Increasing tree planting

We're taking the innovative approach of buying and growing our own stocks of native trees. It's part of our commitment to plant an additional three million trees by 2030.

Increasing tree planting across National Highways network

We've awarded nearly £3 million to a West Sussex nursery Greenwood Plants to secure our future pipeline of young trees.

Greenwood Plants, near Arundel, is one of the UK’s largest growers for the commercial sector. Starting in Autumn 2024, it will help grow millions of native trees from seed over a five-year period.

National Highways staff visit Greenwood nursery
From left to right, Melanie Asker, Managing Director, Greenwood Plants, National Highways' Malcolm Dare (Executive Director Commercial and Procurement), Steve Elderkin (Director, Environmental Sustainability), Greig Burt, Commercial and Procurement
National Highways staff visit Greenwood nursery
Greenwood Plants' Ellie Coutts and Kevin Merritt show our representatives round their Arundel nursery.
National Highways staff visit Greenwood Nursery

Native species, including Holly, Scots Pine, Oak, Rowan and Beech, will be grown peat-free at West Sussex and Cheshire nurseries. We've chosen trees that will provide seasonal interest through the year and blend well with surrounding natural environments.

Most trees will be supplied as two year old seedlings with exposed roots (no soil attached). These 'bareroot seedlings are easier to transport and quicker to plant and establish. We'll plant them between November and March.

Greenwood Plants' Ellie Coutts holds one of the seedlings
Greenwood Plants' Ellie Coutts holds one of the seedlings
Bareroot seedlings
Bareroot seedlings - easier to transport, quick to establish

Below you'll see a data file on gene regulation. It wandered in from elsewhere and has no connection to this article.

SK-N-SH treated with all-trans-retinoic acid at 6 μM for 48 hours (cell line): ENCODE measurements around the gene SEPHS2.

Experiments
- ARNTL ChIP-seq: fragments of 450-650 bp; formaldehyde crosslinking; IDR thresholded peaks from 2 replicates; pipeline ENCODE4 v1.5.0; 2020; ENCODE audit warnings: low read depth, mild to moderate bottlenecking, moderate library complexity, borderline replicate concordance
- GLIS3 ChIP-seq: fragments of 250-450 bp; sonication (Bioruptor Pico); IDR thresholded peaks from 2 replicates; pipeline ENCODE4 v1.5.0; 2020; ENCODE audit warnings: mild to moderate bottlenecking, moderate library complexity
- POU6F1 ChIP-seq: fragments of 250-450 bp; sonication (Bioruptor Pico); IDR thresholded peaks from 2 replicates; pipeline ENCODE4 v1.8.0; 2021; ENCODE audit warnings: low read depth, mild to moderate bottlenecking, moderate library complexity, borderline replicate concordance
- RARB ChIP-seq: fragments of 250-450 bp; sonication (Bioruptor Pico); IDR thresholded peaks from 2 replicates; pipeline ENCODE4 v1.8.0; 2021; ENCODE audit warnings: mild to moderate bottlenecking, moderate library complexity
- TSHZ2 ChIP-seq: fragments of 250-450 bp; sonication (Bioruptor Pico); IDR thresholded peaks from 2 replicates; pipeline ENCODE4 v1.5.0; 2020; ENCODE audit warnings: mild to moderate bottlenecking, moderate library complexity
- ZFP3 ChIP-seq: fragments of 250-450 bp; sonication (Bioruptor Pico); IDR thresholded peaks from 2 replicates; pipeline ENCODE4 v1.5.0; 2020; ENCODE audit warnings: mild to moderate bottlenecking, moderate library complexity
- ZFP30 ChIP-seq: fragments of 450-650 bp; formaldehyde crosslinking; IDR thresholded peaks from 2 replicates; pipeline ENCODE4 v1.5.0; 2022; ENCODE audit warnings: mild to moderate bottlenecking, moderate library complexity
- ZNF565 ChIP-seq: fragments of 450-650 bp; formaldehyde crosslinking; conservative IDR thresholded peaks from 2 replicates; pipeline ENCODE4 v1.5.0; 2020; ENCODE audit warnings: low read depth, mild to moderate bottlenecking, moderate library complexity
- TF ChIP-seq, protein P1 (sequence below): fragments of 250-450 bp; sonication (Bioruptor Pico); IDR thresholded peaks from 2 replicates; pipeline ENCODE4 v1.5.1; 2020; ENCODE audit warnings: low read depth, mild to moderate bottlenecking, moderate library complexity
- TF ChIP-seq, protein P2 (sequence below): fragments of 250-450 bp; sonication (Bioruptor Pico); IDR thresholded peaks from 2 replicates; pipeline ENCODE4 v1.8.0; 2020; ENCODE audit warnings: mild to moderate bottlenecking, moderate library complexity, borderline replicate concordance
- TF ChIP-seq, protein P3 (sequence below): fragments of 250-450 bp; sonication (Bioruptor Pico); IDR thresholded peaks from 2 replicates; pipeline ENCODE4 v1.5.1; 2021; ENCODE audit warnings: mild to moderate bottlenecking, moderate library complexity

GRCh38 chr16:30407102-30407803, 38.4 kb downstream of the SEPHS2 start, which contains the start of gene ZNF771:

Announcing this major funding, Malcolm Dare, National Highways Executive Director Commercial and Procurement said:

“The positive impacts of trees and green spaces on the environment are significant, which is why I am proud to be awarding today’s significant funding.

“We are all aware of the consequences of climate change, proving that we can no longer afford to be indifferent or complacent about this issue. That’s why we’re doing all we can to tackle the ecological problems we face by investing in vital projects like these to improve our road network.”

Melanie Asker, Managing Director Greenwood Plants, added:

“We are really proud to be supporting National Highways in their goals of reaching Net Zero and improving biodiversity across the country, principles that are very close to our heart here at Greenwood.”

Working with our neighbours

Many of the three million trees will be planted with partners, neighbouring landowners or environmental organisations.

For example, we're running a nature-based flood management pilot, working with 13 landowners across three Yorkshire and North West catchment areas.

We are busy evaluating these trials. Indications are that tree planting, together with leaky dams, ponds and ditches can reduce the flow of water to our network.

Not only does this reduce flood risk for us, but it can benefit nature and sequester carbon.

We are also working with many partner environmental organisation, such as the Wildlife Trusts. We estimate that projects we're funding are already planting hundreds of thousands of trees.

Our strategy for sustainability

Over the next three decades, we plan to deliver a sustainable road network that protects and enhances the environment:

  • mitigating the impact of England’s busiest roads
  • ensuring that our land can be a force for good for generations to come

Our recently published Environmental Sustainability Strategy sets out our vision of a connected country and a thriving environment.